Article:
# Analysing a set in the complex plane

I would like you to follow my logic, confirming it if correct, suggesting change when flawed or suboptimal.

Let $p$ be a complex polynomial \begin{gather*} p:\mathbb{C}\longrightarrow\mathbb{C},\\ \deg p = n,\quad n\in\mathbb{N}. \end{gather*} Let $z=x+iy$, and write $p(z)=u(x,y)+iv(x,y)$. Note that $u$ and $v$ are harmonic functions. Define the set $\mathcal{R}=\{z\in\mathbb{C}:|p(z)|\leq R\}$, where $R>0$ is chosen sufficiently large.

• $\partial\mathcal{R}=\{z\in\mathbb{C}:|p(z)|=R\}$ by continuity and the maximum modulus principle.

• Hence $\mathcal{R}$ is closed. Since $|p(z)|\rightarrow\infty$ as $|z|\rightarrow\infty$, the set $\mathcal{R}$ is also bounded.

• $\mathbb{C}\setminus\mathcal{R}$ is open and by the maximum modulus principle necessarily unbounded.

• $\operatorname{int}\mathcal{R}=\mathcal{R}\setminus\partial\mathcal{R}$ is open and bounded. It's also simply connected by the maximum modulus principle.

• $\mathcal{R}_{1/2}=\left\lbrace z\in\mathbb{C}: |p(z)|\leq\frac{R}{2}\right\rbrace\subset\operatorname{int}\mathcal{R}$ by continuity of $|p(z)|$.

• Hence $\partial\mathcal{R}\subset\mathbb{C}\setminus\mathcal{R}_{1/2}=\left\lbrace k\in\mathbb{C}: |p(k)|>\frac{R}{2}\right\rbrace$.

Now suppose $R$ is so large that \begin{align*} p^{\prime}(z)\neq0\text{ when }z\in\mathbb{C}\setminus\mathcal{R}_{1/2}. \end{align*}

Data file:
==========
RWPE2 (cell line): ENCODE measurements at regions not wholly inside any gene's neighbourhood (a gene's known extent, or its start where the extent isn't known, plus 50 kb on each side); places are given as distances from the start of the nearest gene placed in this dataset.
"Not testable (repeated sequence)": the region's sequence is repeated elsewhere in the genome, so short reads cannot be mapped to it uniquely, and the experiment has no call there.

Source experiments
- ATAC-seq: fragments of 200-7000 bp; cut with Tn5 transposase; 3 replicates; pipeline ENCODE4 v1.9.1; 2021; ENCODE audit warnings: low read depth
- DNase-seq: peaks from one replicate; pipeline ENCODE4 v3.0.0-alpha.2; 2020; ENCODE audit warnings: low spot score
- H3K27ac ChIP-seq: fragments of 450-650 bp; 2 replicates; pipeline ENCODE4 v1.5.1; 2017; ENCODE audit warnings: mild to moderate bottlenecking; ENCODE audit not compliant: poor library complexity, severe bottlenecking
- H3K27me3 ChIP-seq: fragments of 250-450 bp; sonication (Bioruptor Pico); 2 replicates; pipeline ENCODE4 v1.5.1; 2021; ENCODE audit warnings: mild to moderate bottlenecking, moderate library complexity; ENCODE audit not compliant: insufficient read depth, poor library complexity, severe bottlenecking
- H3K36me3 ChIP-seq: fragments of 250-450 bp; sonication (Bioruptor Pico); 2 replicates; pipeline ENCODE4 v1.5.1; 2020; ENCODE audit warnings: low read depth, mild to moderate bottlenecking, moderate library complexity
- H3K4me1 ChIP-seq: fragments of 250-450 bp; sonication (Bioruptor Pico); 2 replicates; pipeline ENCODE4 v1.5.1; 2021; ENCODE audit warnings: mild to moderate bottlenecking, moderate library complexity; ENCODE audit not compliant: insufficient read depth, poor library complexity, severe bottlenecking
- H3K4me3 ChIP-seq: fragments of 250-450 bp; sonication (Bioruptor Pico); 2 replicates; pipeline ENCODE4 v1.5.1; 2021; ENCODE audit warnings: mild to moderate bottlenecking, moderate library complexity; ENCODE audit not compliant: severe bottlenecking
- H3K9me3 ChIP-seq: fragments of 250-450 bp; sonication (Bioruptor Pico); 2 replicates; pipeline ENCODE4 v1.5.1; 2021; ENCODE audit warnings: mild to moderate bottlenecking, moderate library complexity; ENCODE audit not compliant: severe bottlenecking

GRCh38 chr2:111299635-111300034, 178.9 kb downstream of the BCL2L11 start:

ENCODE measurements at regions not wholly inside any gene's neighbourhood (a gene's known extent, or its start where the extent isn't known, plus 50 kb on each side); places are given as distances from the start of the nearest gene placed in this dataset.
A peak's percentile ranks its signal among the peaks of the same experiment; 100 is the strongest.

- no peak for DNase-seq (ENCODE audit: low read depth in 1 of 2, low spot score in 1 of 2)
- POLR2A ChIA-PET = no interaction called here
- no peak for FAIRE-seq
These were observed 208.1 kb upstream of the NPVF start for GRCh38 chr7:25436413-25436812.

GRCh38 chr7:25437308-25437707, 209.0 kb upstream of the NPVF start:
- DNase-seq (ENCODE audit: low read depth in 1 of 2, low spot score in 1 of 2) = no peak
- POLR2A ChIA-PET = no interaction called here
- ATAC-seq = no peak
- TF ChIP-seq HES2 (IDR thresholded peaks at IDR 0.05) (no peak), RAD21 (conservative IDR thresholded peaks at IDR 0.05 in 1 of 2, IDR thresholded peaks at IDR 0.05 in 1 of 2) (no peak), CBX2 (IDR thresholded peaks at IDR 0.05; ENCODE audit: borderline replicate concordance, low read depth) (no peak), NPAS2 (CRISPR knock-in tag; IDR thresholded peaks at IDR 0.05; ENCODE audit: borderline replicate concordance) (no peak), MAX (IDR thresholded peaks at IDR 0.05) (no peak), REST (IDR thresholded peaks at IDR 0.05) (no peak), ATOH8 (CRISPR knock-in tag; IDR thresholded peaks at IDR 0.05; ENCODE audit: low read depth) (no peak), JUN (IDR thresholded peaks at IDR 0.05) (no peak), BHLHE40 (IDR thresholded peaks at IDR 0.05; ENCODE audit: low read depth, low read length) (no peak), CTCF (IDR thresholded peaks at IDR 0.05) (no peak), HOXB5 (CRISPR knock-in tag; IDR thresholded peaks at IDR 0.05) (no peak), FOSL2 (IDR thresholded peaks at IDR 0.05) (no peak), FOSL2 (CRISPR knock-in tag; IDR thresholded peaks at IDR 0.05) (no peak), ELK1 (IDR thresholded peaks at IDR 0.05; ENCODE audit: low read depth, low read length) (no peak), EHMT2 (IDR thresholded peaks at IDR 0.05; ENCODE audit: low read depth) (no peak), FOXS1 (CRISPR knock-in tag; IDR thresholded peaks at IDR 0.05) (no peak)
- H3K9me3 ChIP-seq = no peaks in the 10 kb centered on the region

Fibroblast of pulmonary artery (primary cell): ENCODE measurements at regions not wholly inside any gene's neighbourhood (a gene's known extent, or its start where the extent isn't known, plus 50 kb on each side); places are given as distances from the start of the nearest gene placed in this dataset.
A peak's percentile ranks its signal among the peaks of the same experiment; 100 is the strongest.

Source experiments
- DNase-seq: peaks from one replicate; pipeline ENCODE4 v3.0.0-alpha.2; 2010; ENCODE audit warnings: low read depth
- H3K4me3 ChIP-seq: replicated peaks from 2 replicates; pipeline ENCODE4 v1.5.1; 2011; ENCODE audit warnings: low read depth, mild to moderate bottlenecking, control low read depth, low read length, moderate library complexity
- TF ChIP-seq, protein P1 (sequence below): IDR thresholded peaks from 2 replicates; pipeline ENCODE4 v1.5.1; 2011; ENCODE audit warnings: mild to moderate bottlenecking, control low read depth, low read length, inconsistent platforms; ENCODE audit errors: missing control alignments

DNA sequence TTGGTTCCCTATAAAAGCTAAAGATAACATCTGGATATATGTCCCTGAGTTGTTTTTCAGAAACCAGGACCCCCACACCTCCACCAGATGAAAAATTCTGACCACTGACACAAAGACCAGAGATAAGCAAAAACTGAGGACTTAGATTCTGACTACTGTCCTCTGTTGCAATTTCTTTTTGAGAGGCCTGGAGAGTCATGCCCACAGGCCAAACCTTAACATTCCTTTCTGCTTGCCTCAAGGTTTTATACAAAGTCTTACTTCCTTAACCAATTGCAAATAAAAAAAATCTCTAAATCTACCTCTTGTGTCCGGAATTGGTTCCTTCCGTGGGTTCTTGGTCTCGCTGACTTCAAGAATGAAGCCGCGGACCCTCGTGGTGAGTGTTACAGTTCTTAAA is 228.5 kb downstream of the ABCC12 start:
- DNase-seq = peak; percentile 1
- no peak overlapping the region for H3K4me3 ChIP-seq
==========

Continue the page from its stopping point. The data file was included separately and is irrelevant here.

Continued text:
• Then the boundary $\partial\mathcal{R}$ is given by a smooth curve: Suppose $x_{0}+iy_{0}=z_{0}\in\partial\mathcal{R}$. The condition on the boundary is $|p(z_{0})|=R$ and $p^{\prime}(z_{0})\neq0$. Let $F(x,y)=(u(x,y))^{2}+(v(x,y))^{2}-R^{2}$. The zero level set of $F$ is precisely the set $\partial\mathcal{R}$. Note that \begin{align*} \nabla F = 2\, \underbrace{\begin{pmatrix} \partial_{x}u & \partial_{x}v \\ \partial_{y}u & \partial_{y}v \end{pmatrix}}_{A}\, \underbrace{\begin{pmatrix} u\\ v \end{pmatrix}}_{\bar{u}}, \end{align*} where $\det A=p^{\prime}\neq0$ at the point $z_{0}$. Since the matrix $A$ is invertible at the point $z_{0}$, the only element in it's nullspace is the zero vector. However $\left\vert\bar{u}\right\vert^{2}=R^{2}$ at $z_{0}$. That meas $\left\vert\nabla F\right\vert\neq0$ at $z_{0}$, hence atleast one of the partial derivatives $\partial_{x}F$ or $\partial_{y}F$ is non zero at the point $z_{0}$. So the implicit function theorem gives that there exists a neighbourhood of the point $z_{0}$ such that the set of $z$ such that $F(z)=0$ in that neighbourhood consists of a smooth curve passing through $z_{0}$.
• The above smooth curve is bounded.

Here are some things I'm wondering about

• Is the smooth curve giving the boundary $\partial\mathcal{R}$ simple (for big enough $R$)? I also think it's closed but not sure how to show it.

• I believe there is some upper and lower bound on $\partial\mathcal{R}$ for large $R$ in the form of disks centred at the origin. That is \begin{align*} \mathcal{R}_{small}&=\{z\in\mathbb{C}:|z|<R_{small}\},\\ \mathcal{R}_{big}&=\{z\in\mathbb{C}:|z|<R_{big}\}, \end{align*} where $R_{big}>R_{small}>0$, such that $\mathcal{R}_{small}\cap\partial\mathcal{R}=\emptyset$ and $\mathcal{R}_{big}\cap\partial\mathcal{R}=\partial\mathcal{R}$. What is the biggest $\mathcal{R}_{small}$ and smallest $\mathcal{R}_{big}$?

• Are there some more interesting properties to discuss?